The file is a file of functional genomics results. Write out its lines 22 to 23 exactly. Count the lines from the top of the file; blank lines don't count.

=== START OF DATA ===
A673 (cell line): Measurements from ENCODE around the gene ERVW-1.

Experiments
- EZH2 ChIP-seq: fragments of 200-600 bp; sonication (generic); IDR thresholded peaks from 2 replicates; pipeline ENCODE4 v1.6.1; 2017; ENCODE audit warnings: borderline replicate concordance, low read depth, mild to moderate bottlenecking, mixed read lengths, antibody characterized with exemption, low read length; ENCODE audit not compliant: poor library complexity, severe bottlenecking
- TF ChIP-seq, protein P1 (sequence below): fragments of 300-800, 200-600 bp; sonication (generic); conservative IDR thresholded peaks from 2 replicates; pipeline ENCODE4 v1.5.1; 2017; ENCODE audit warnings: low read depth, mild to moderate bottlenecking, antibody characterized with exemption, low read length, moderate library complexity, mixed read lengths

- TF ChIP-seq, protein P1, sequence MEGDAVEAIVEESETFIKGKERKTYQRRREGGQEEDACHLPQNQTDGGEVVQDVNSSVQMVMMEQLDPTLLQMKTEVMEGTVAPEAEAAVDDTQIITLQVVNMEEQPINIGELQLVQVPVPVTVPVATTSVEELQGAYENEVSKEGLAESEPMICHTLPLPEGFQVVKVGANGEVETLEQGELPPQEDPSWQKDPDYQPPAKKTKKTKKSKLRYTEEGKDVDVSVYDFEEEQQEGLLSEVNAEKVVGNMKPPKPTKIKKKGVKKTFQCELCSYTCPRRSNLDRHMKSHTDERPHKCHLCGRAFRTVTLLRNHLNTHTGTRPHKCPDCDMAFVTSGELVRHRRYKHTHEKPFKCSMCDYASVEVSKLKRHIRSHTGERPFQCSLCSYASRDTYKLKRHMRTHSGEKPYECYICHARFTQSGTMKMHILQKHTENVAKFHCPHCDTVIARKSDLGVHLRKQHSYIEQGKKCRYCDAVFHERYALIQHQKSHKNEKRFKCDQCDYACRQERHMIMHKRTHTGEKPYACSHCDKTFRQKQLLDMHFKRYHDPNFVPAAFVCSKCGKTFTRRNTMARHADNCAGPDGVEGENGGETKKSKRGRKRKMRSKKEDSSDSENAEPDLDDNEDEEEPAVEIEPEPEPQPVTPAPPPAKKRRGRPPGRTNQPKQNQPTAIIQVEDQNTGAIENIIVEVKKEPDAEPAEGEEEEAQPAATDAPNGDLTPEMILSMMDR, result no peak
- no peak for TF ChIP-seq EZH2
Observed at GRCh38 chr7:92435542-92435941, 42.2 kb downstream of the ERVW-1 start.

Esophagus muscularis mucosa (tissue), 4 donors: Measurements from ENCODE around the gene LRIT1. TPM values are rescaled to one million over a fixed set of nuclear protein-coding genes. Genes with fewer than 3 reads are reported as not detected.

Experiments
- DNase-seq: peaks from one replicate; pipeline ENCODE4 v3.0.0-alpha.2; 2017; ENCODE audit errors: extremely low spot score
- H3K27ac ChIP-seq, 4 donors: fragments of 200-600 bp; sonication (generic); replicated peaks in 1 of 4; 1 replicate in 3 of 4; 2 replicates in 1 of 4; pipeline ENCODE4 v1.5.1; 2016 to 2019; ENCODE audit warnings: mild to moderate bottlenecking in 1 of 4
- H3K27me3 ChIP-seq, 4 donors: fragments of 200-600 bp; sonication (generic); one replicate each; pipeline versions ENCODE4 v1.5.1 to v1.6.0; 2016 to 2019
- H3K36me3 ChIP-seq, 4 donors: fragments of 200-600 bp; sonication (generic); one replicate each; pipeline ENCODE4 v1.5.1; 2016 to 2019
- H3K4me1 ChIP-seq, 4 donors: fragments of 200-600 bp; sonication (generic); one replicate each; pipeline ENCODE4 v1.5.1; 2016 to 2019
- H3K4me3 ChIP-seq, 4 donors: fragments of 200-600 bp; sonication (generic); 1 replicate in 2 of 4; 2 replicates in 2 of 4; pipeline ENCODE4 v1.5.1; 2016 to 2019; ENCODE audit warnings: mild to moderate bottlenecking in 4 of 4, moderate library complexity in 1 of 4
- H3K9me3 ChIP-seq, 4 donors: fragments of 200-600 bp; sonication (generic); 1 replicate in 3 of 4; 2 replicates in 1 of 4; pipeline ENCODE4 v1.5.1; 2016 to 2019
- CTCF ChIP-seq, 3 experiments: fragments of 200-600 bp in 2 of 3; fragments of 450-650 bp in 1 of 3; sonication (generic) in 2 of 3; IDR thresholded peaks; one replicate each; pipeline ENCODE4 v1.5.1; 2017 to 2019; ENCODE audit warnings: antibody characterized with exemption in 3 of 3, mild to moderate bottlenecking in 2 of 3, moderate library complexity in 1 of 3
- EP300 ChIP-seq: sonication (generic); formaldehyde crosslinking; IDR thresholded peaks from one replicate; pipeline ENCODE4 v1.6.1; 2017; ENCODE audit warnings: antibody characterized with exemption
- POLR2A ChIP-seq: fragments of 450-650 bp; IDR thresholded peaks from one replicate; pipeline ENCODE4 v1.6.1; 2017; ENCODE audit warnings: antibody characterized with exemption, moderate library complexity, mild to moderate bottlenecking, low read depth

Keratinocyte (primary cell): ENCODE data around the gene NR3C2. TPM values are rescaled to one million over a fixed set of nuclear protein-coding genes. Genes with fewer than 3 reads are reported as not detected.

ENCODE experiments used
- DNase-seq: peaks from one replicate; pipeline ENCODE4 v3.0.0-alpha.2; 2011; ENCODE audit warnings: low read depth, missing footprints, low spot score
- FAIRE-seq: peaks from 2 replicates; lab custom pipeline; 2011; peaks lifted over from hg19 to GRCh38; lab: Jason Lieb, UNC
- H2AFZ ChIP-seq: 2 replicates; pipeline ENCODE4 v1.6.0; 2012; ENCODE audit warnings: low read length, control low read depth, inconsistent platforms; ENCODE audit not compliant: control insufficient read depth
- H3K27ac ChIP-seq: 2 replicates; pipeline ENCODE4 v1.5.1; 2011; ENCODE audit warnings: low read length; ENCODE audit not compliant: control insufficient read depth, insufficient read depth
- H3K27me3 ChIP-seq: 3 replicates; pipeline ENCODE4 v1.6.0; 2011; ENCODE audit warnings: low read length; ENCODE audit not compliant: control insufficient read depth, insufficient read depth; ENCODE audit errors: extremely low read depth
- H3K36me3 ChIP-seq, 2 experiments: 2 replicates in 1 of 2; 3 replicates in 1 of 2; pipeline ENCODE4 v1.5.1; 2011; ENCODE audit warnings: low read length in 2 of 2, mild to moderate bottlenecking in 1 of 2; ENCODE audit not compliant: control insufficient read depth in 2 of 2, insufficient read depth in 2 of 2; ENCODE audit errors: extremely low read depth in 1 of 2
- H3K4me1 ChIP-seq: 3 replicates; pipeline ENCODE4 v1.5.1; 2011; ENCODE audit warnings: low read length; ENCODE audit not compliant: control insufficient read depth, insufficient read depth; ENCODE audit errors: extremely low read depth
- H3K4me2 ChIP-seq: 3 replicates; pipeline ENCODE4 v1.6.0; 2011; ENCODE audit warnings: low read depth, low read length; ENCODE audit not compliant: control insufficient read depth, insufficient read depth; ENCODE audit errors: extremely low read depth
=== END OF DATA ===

- DNase-seq: peaks from one replicate; pipeline ENCODE4 v3.0.0-alpha.2; 2011; ENCODE audit warnings: low read depth, missing footprints, low spot score
- FAIRE-seq: peaks from 2 replicates; lab custom pipeline; 2011; peaks lifted over from hg19 to GRCh38; lab: Jason Lieb, UNC